Apoptosis-induced nuclear DNA fragmentation was detected using the TMR Red In Situ Cell Death Detection Kit (Roche Diagnostics Corp, Indianapolis, IN, USA) following the manufacturer's protocol. Briefly, 24 hours after DIA treatment, cells grown on glass cover slips were fixed. This was followed by incubation in terminal deoxynucleotidyl transferase (TdT)-mediated dUTP nick end labeling (TUNEL) reaction mix for 60 minutes at 37°C. Slides were washed three times in PBS/Triton X-100/BSA (0.3%) and visualized on a fluorescent microscope. Cells not grown on glass cover slips were washed in PBS, and resuspended in PBS and TUNEL reaction mix for 60 minutes at 37°C. Cells were washed three times in PBS, and analysed by flow cytometry on the FACS Calibur as described earlier.
Total RNA was prepared by using a RNeasy MiniKit (Qiagen, Valencia, CA, USA) according to the manufacturer's instructions. One microgram of total RNA was reverse transcribed in a total of 20 μl by using SuperScript III (Invitrogen, Carlsbad, CA, USA). The resulting cDNA was then diluted to a total volume of 100 μl with sterile water. Each real-time PCR consisted of 1 μl of diluted reverse transcriptase product, iQ SYBR Green Supermix (Bio-Rad, Hercules, CA, USA), and 50 nM forward and reverse primers (see below). Reactions were carried out on a RotorGene 3000 (Corbett Research, Sydney, NSW, Australia) at 95°C for 10 minutes, followed by 40 cycles of 95°C for 20 seconds, 56°C for 15 seconds, and 72°C for 20 seconds. Fluorescence measurements analyzed by using the RotorGene 3000 software. The fold-change expression of each gene was calculated by using the ΔΔCT method, with cyclophilin A as an internal control. Primers used for real-time PCR were: MYB F, 5'-GCCAATTATCTCCCGAATCGA-3'; MYB R, 5'-ACCAACGTTTCGGACCGT A-3'; ß-casein F, 5'-CCCTCAAATCCCAAAACTCA-3'; ß-casein R, 5'-GAGCAGAAGGGCTTGAACAG-3'; BCL2 F, 5'-GTTCGGTGGGGTCATGTGTGTGGAGAGCG-3'; BCL2 R 5'-TAGCTGATTCGACGTTTTGCCTGA-3'; Cyclophilin A F, 5'-GGCAAATGCTGGACCCAACACAAA-3'; Cyclophilin A R, 5'-CTAGGCATGGGAGGGAACAAGGAA-3'.
Western blot analysis was conducted as described previously . Briefly, extracts prepared in SDS loading buffer were resolved in SDS/10% PAGE gels and transferred to PVDF membranes. These were incubated overnight in the presence of anti-c-Myb antibody 1.1  and were developed by using ECL western blotting substrates (Pierce Biotechnology, Rockford, IL, USA).
Characterization of, and MYBexpression during, the differentiation of human mammary carcinoma cell lines
As mammary epithelial cells undergo differentiation there is an increase in the transcription of the gene encoding the milk protein ß-casein ; as such, this can be used as a molecular marker for differentiation. Indeed, quantitative RT-PCR showed that ß-casein message was significantly increased after treatment of MCF-7 cells with increasing concentrations of DIAs for 72 hours (Figure 1c).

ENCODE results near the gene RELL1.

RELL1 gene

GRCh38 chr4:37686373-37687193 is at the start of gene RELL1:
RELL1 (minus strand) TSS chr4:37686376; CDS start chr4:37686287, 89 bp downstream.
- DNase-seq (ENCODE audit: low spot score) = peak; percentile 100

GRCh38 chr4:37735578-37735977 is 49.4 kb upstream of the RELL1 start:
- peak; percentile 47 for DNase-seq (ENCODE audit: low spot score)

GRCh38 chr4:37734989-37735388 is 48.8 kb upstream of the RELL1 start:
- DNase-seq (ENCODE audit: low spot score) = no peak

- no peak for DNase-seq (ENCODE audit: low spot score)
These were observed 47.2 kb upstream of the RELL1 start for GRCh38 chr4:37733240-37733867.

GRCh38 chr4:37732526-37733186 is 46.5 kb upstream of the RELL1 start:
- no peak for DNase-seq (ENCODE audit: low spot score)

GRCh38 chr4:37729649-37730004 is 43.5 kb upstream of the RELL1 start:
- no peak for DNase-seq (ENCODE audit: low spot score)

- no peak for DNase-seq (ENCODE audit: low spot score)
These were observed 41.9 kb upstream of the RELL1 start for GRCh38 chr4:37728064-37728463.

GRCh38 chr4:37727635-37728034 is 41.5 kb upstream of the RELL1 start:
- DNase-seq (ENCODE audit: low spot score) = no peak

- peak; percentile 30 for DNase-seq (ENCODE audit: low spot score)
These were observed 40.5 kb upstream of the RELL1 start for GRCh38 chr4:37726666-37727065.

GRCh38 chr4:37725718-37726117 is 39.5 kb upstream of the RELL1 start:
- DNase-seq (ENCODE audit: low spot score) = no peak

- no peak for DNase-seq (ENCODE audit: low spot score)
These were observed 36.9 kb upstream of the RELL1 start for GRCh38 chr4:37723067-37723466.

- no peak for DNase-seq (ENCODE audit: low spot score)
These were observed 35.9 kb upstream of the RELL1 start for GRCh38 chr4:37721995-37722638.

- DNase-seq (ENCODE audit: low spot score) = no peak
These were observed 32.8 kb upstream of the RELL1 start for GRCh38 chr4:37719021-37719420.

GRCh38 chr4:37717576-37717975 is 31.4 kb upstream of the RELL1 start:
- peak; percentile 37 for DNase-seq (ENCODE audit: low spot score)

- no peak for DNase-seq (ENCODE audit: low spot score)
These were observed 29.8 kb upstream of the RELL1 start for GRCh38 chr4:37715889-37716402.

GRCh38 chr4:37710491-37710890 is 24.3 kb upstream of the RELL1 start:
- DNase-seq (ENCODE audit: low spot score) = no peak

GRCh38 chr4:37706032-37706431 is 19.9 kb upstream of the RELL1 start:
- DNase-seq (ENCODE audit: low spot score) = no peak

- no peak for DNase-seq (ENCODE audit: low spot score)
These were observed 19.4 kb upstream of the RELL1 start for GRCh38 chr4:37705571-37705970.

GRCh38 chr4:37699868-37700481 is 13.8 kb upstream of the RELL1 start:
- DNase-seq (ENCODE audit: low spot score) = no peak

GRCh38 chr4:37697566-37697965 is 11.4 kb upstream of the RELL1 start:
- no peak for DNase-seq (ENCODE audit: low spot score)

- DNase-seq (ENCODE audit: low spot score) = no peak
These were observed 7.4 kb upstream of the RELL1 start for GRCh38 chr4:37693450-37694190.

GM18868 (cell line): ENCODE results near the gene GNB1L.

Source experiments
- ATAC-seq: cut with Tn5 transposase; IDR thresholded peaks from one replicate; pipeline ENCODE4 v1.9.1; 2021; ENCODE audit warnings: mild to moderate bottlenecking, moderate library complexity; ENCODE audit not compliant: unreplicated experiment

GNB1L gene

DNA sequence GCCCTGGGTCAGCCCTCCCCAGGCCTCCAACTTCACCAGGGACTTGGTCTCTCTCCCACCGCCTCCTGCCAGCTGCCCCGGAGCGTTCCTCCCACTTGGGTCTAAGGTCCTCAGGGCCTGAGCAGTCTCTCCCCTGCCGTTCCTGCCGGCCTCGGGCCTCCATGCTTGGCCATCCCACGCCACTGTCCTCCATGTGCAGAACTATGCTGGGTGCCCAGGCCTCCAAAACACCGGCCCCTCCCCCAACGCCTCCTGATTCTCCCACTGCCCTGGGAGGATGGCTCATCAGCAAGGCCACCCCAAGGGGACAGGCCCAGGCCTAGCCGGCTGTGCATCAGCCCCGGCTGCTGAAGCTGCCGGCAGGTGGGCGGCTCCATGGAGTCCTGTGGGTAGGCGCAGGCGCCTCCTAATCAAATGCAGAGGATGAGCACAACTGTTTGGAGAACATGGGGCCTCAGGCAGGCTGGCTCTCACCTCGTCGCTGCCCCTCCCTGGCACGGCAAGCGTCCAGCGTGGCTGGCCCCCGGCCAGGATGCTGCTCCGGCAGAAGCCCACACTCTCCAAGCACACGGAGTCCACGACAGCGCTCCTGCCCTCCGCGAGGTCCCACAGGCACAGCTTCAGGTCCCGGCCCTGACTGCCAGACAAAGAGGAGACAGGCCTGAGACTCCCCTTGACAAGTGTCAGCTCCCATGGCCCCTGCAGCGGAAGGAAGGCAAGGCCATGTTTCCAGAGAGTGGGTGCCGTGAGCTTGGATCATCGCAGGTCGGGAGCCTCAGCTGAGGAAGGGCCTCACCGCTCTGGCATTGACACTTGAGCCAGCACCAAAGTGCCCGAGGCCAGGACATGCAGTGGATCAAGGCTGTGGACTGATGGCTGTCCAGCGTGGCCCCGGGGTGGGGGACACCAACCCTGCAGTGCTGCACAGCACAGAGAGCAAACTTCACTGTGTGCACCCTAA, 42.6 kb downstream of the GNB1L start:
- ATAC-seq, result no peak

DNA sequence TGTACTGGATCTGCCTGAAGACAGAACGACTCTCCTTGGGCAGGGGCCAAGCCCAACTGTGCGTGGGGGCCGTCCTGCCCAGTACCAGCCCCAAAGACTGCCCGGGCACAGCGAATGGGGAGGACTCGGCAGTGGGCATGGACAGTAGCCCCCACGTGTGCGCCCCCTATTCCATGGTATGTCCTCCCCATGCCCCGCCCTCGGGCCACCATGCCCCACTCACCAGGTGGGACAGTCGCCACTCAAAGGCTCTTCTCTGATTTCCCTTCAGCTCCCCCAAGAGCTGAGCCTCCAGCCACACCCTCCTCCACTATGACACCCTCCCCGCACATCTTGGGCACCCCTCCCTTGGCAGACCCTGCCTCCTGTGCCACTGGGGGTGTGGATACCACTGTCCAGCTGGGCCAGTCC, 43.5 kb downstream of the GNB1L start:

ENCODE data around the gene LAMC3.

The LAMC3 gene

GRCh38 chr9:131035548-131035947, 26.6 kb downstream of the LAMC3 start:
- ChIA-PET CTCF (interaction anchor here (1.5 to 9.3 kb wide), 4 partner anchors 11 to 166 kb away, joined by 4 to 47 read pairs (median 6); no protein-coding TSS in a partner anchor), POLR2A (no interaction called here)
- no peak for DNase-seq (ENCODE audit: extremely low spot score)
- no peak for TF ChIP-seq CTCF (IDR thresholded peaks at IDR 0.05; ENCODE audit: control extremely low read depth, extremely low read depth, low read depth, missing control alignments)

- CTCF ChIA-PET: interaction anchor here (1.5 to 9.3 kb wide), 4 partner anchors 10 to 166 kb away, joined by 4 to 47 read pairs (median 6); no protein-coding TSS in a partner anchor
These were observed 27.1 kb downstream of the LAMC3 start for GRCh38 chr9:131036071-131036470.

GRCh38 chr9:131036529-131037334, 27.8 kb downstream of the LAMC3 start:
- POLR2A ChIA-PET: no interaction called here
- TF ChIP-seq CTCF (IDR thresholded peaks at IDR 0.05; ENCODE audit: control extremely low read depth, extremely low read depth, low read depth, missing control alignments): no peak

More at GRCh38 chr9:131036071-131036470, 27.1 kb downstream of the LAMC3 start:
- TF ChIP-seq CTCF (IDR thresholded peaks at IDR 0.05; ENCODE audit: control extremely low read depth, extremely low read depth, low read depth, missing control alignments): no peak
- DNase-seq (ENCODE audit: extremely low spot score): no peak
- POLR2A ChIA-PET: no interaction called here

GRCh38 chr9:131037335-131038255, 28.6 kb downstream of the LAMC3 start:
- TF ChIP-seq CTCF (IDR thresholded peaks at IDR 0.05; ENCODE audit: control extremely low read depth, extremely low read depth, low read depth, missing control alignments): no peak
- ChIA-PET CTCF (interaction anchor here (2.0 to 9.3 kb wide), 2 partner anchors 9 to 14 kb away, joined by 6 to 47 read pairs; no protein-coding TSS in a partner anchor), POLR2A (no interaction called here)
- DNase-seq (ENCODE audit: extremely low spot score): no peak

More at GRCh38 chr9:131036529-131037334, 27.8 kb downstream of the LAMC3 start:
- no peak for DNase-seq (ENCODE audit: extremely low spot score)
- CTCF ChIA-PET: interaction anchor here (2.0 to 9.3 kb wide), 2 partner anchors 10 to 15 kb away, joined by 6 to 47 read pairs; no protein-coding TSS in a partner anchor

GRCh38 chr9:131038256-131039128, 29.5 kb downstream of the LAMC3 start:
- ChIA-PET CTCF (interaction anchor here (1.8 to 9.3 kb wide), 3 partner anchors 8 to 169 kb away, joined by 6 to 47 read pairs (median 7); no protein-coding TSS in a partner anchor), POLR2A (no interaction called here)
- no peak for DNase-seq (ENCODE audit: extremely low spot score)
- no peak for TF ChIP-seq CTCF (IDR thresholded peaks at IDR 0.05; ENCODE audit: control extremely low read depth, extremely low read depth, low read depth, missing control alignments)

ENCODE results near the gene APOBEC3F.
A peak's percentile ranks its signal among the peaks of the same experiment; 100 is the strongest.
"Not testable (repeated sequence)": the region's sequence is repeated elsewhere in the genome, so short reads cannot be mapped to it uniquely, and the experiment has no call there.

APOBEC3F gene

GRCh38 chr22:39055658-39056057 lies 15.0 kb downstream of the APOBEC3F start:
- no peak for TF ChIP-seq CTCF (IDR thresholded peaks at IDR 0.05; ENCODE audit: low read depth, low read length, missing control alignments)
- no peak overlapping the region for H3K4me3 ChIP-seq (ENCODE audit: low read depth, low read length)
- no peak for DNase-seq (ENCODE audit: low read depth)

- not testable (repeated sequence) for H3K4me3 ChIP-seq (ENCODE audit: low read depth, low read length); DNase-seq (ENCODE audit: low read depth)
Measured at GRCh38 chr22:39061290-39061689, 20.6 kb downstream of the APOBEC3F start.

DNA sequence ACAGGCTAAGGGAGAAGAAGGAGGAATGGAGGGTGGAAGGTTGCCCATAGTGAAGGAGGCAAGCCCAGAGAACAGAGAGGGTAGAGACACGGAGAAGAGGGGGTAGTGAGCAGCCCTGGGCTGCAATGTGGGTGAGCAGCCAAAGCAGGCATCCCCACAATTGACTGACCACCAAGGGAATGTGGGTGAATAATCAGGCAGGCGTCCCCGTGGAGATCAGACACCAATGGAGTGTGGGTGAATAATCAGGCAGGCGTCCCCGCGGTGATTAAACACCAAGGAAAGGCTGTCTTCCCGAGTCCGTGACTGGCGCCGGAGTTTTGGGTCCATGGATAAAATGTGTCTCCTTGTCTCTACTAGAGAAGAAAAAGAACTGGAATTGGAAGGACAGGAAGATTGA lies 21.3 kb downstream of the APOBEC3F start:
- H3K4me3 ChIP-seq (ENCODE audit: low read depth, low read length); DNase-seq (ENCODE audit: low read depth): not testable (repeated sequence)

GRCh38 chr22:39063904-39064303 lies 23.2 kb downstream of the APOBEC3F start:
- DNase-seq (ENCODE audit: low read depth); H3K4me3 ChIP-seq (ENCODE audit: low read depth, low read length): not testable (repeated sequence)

Previous studies have shown that differentiation of a number of different cell types, notably hematopoietic [2, 3] and colonic epithelial cells [8, 9, 11, 14, 16], is associated with a reduction in MYB expression. Therefore, we asked whether the level of MYB would also be reduced when mammary carcinoma cells underwent differentiation. The MYB message was, as expected, readily detectable in control MCF-7 cells by quantitative RT-PCR, but treatment with increasing concentrations of NaBu for 72 hours induced a dose-dependent decrease in the level of MYB message (Figure 1d). Western blot analysis of total cell lysates showed a corresponding profile for the MYB protein (Figure 1e).
MYBexpression decreases with differentiation of non-tumorigenic mammary epithelial cells
MYBknockdown promotes differentiation of mammary carcinoma cells
We have previously used a doxycycline (Dox)-inducible lentiviral siRNA system targeting MYB to show that MYB is required for the proliferation of ER positive cell lines . To examine the effect of MYB knockdown on differentiation, MCF-7 cells stably transduced with this vector, or appropriate controls, were treated with Dox for 72 hours. The cells were then stained for lipid droplet accumulation using Nile Red. Approximately 35% of MYB knockdown cells stained positively for lipid droplet accumulation in contrast to approximately 20% of control cells [see Additional file 2]. This is a modest, yet statistically significant (Student's t test, n = 6, P < 0.05), increase. It should be noted that the intensity of Nile Red staining was greater in the MYB knockdown cells, and the number of droplets/cell and droplet size in the MYB knockdown cells were greater than those seen in the control cells as visualized by fluorescence microscopy [see Figure S2A in Additional file 2]. In addition, ß-casein mRNA levels rose by approximately 3 fold following MYB knockdown [see Figure S2C in Additional file 2]. These experiments were repeated using ZR-75-1 cells, and a similar result was observed [see Additional file 3]. These data suggest that MYB knockdown induces breast tumor cells to initiate the process of differentiation in the absence of DIAs, albeit with limited efficiency.